Wednesday, May 29, 2019


I thought that Christian Dominionism had died.  According to this article in Texas Monthly, no it just moved to Texas.   I am not impressed.  He distinguishes "soft" Dominionism from "hard" Dominionism.  The "hard" form is a pretty crazy idea that has no danger of ever being supported by any significant fraction of evangelicals much less voters in general, and more important, allowed by our rulers.

What he calls "soft" Dominionism is nothing of the sort:
While soft dominionists do not advocate replacing the Constitution with biblical law, they do believe that Christians need to regain the control over political and cultural institutions that they (supposedly) lost after the Founding period.
Yes, the Framers believed that Christianity was at the core of the Republic and the laws they passed and which remained in effect until the 1960s reflected that:
 In 2014, Patrick said that elected officials must look to Scripture when they make policy, “because every problem we have in America has a solution in the Bible.” (Where the Bible addresses problems like greenhouse gas emissions or cybersecurity, I’m at a loss to explain, even with 20 years of biblical study behind me.) His call for a “biblically-based” policy mindset “doesn’t mean we want a theocracy,” he insisted. “But it does mean we can’t walk away from what we believe.” For Patrick, not “walking away” seems to mean basing policy on his own religious beliefs — as he showed when he opposed same-sex marriage on biblical grounds.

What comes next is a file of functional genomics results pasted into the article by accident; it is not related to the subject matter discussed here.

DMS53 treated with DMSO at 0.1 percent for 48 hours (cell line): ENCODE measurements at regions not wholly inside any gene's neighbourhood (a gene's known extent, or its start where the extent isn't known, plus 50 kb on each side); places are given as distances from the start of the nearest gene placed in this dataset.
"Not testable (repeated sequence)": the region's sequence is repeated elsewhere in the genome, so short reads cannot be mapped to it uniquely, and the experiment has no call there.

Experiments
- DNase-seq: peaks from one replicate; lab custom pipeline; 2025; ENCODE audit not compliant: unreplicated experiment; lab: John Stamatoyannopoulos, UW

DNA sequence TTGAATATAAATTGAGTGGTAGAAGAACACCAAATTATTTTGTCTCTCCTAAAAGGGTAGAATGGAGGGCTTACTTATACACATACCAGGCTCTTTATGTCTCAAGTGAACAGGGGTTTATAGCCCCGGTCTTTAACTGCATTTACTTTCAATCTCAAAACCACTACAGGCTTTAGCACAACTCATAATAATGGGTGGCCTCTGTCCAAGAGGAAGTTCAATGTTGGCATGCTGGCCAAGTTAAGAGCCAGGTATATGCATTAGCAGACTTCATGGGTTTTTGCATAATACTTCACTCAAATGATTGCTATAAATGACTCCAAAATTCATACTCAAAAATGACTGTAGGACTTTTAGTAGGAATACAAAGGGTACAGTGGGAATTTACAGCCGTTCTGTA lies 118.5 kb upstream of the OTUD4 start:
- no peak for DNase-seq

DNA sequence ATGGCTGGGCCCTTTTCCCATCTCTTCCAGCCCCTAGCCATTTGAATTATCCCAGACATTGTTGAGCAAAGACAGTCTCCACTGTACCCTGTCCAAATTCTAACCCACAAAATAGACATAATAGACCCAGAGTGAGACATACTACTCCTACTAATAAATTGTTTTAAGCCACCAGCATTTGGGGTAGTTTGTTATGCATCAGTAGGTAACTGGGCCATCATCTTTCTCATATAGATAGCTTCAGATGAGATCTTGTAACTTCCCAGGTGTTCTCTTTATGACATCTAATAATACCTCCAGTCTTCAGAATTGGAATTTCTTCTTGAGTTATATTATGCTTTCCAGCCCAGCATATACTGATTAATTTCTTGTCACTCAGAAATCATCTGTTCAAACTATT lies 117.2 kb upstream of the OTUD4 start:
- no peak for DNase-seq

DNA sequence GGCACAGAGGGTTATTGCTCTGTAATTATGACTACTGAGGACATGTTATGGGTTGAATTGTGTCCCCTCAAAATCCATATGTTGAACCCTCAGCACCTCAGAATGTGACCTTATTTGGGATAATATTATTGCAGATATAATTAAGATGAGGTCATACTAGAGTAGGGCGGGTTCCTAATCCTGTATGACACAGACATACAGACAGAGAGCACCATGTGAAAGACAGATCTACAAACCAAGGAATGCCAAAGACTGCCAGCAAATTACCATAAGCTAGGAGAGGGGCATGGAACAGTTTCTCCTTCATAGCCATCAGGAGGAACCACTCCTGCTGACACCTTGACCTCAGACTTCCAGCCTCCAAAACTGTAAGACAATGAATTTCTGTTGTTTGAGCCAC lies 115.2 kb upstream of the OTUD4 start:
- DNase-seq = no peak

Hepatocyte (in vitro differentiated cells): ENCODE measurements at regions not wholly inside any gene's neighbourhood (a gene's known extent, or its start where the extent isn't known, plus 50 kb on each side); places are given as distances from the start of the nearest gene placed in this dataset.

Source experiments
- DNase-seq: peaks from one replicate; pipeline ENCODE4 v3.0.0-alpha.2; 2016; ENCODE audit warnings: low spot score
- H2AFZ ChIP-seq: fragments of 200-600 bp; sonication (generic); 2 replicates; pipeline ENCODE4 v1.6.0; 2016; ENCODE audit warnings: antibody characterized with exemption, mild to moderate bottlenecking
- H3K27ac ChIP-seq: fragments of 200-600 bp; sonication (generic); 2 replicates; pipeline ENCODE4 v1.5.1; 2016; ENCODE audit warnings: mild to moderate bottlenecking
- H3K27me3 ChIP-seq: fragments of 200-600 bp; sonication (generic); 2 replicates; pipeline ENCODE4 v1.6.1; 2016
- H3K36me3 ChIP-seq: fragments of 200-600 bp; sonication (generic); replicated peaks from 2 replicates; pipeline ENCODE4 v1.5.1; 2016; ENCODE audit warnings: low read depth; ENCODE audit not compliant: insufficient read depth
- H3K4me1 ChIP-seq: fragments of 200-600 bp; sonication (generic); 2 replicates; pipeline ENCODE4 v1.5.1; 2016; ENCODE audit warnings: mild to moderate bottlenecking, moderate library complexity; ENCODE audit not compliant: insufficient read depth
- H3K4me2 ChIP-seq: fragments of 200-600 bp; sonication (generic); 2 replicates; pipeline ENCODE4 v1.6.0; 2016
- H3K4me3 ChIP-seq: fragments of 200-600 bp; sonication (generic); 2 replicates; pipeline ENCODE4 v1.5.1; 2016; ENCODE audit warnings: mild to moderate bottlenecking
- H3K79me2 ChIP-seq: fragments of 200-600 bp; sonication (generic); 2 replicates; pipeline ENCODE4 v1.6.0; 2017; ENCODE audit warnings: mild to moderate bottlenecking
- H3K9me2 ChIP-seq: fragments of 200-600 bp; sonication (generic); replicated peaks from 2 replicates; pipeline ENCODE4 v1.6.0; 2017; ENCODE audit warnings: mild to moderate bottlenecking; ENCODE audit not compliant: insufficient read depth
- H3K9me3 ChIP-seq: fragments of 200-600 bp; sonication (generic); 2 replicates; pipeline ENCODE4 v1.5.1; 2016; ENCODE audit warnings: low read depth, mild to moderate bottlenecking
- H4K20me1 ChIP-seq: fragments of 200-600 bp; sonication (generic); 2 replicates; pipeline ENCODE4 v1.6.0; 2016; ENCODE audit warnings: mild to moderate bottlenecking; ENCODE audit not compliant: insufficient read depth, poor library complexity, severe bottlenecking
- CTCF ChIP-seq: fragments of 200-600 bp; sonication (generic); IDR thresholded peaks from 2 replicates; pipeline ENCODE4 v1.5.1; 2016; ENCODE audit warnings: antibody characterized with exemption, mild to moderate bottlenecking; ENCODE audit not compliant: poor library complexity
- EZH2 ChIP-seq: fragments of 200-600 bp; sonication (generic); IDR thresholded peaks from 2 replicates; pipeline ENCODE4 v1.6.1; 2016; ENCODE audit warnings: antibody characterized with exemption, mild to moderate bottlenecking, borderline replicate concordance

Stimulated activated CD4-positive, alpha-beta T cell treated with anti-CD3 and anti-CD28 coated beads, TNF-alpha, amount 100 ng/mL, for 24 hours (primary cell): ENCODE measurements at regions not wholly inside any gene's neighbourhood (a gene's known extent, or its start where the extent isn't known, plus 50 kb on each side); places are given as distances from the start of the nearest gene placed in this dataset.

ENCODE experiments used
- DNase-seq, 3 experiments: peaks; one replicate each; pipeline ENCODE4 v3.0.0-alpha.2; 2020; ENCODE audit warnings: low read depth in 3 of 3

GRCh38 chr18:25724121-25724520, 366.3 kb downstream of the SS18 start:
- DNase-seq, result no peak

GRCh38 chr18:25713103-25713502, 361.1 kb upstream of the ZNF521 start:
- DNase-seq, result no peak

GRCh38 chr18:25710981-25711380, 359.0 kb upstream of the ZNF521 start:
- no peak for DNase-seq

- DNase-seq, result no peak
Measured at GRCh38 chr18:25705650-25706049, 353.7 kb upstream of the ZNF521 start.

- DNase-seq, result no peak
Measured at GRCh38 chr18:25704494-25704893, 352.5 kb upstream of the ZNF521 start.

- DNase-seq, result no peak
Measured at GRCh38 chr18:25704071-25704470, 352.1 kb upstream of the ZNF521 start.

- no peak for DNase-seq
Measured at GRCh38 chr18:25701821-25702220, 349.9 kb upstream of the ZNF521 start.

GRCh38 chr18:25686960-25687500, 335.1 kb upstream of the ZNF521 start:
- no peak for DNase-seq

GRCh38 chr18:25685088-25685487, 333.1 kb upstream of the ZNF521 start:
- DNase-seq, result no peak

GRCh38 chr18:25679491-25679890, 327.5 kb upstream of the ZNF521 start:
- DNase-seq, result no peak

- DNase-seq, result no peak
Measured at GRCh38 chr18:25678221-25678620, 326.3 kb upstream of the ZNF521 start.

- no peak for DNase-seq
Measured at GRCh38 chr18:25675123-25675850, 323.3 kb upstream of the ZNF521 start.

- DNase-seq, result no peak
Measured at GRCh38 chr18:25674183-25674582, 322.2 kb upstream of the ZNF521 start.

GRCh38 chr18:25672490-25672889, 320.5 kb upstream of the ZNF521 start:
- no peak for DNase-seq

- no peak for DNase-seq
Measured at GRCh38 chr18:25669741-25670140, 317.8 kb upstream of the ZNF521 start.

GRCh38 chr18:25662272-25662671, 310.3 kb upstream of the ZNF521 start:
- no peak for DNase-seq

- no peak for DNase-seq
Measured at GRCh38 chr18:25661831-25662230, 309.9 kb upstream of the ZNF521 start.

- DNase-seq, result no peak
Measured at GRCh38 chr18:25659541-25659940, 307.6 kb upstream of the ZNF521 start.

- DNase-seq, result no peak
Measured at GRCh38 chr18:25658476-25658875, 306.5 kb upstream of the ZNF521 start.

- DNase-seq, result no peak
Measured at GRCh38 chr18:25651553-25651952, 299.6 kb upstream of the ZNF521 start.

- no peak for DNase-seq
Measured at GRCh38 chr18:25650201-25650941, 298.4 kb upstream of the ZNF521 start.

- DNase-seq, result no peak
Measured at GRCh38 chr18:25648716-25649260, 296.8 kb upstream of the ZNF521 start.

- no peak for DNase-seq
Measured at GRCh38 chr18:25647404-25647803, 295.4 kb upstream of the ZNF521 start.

Of course not.  Christians are required to walk away from their beliefs, but no other group needs to do so.  Greenhouse gases are not a problem; the Sun is.  But good look regulating that.
The dominionist goal of having Christianity shape law and policy amounts to the very governmental establishment of religion that the First Amendment explicitly prohibits. It would also appear to violate the Texas Bill of Rights, which states that “no preference shall ever be given by law to any religious society or mode of worship.” 
Except the establishment of religion clause was intended to prevent any denomination from gaining influence and supremacy over the others,  See Justice Story's Commentaries on the Constitution of the United States 3:723-8 (using images because  downloading text does not work the way it used to):

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